Financial Maturity: Leveling Up
Your career is off to a great start and your path forward is filled with possibilities. As you embrace your future, it is key to know that financial maturity is bigger than those initial steps of getting a job, moving out, and paying bills. Good financial health, just like physical health, requires discipline and consistency every step of the way. To help get you started, and make it a successful journey, we have outlined a few helpful tips that can serve as financial guardrails to help you stay on track.
Start Saving Early.
One of the easiest ways to build wealth early is to participate in employee benefits by contributing to your 401k or 403b right away. It is a way to generate asset growth and interest, and contributions may reduce your taxable income for the year. If your employer provides a match, even better – just make sure to at least contribute up to the amount of the employer’s match to get the full benefit of the plan. The sooner you begin saving for retirement, the more you can benefit from compounding – allowing your money to grow over time. For example, the money you start saving in your twenties will accrue interest, and then that interest will accrue more interest, which leads to growth over time. You are young and time is on your side. Start compounding now even if you start small.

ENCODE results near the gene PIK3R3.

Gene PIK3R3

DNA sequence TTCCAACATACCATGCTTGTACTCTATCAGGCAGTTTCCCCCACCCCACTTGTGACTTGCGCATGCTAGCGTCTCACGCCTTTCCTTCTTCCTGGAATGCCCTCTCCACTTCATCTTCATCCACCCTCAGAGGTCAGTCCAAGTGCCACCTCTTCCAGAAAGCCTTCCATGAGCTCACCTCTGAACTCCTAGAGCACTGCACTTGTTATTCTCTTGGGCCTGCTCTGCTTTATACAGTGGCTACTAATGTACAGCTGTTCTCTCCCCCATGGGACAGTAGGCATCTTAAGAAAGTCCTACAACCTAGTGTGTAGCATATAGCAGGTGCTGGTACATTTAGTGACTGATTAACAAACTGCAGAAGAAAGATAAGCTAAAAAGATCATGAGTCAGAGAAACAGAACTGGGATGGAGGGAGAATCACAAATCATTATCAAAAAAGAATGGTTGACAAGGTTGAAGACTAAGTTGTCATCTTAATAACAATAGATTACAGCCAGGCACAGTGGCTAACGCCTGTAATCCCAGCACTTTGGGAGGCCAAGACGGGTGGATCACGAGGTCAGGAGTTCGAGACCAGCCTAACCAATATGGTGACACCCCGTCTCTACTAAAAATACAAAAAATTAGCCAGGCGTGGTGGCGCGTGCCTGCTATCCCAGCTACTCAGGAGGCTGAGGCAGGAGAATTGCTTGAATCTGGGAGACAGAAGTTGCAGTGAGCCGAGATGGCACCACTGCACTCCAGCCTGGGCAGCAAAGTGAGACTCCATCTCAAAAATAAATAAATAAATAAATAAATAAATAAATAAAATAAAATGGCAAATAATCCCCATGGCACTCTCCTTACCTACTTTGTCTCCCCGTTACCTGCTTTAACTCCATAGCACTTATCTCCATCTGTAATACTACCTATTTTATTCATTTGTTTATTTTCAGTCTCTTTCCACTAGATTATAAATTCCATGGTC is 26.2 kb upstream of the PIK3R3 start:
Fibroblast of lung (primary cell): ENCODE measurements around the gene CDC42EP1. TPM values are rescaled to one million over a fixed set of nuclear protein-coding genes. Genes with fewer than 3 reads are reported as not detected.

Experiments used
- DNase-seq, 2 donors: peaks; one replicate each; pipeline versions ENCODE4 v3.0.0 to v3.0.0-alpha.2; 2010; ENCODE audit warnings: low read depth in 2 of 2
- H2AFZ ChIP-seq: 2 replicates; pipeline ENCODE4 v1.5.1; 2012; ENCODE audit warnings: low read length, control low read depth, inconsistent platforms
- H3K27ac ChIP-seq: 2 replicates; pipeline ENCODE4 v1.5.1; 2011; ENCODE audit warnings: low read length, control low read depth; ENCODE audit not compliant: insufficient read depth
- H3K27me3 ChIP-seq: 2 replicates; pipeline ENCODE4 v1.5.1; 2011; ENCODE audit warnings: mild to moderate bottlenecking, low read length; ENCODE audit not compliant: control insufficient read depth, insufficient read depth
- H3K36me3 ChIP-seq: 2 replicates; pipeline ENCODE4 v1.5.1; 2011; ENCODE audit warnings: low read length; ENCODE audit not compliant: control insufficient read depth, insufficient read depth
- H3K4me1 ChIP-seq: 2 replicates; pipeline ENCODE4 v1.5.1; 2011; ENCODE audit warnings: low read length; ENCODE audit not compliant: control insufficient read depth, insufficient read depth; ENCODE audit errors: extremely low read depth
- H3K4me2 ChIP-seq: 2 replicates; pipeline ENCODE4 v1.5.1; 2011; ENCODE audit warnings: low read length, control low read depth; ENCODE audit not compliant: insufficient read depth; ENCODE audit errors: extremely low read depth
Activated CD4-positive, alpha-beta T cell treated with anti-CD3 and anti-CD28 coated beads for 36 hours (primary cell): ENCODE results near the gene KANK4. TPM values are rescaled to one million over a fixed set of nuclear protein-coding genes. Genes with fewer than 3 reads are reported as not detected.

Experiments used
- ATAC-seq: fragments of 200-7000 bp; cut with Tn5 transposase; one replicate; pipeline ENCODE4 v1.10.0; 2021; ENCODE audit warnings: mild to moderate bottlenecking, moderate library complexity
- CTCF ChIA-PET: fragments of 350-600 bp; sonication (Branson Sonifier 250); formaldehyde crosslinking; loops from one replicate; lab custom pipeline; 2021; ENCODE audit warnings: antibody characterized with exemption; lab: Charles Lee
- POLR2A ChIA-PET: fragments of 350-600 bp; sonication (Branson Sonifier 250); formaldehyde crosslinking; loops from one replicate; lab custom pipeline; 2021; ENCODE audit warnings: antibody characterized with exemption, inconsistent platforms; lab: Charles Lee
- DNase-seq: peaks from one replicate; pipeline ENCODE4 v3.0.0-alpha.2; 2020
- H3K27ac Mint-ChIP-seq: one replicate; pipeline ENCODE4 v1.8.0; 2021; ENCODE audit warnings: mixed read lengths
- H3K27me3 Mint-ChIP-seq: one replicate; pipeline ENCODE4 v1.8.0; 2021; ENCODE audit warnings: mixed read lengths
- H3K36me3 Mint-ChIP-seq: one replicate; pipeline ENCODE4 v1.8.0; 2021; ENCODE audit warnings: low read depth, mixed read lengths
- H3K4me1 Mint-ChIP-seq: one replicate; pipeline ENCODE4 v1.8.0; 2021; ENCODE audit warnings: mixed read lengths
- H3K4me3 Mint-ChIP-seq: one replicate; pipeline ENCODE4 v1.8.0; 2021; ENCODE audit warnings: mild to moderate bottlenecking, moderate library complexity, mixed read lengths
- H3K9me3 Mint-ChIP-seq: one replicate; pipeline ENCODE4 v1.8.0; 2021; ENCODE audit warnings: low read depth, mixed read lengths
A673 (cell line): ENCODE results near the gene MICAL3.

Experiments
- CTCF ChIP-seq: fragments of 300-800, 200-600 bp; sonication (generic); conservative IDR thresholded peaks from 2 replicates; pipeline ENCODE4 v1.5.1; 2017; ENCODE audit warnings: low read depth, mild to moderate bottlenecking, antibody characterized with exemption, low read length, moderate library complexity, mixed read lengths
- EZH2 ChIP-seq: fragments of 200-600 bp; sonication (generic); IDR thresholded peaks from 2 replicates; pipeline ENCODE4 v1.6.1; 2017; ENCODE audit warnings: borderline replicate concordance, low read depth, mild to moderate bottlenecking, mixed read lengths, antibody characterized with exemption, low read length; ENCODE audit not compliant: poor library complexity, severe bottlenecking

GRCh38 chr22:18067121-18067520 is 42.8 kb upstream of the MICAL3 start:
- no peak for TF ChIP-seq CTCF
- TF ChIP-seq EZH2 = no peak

Manage Needs and Wants.
It can be tempting to let early paychecks determine your spending but take control early. Start by resisting instant gratification purchases and being smart about your real needs versus wants. Create a monthly budget and stick to it. Needs are essentials that you require for everyday living (food, rent or mortgage, transportation, utility bills, health and wellness). Wants are desired items (entertainment, travel, memberships, and even streaming services). Pay down what you owe before spending on extraneous new items. While building up your credit score is a positive, make sure you do not run up your credit card bill beyond your means as that could have the opposite effect. It can also hinder your ability to get approved for car loans and mortgages. A good rule of thumb is the 50/30/20 rule: 50% of your after-tax income spent on needs, 30% spent on wants, 20% spent on savings and debt reduction. Adjust accordingly as needed.
Anticipate the Knowns and Unknowns.
While you are planning your future retirement, you should also be prepared for the unexpected. You can start by creating an emergency fund. It can get you through difficult moments – and help you sleep better at night. You may decide to change jobs – or lose your job due to a difficult economy. You may get sick. Or you may simply need to fix your car. No matter what the reason, the unexpected will happen and having the money in hand to weather the storm without going into debt will be a game changer. Aim to have six months of living expenses as a goal – and start by creating a separate savings account where money can be automatically deposited or transferred. Then do not touch it! If you use it, replenish it. This discipline will give you a leg up in life.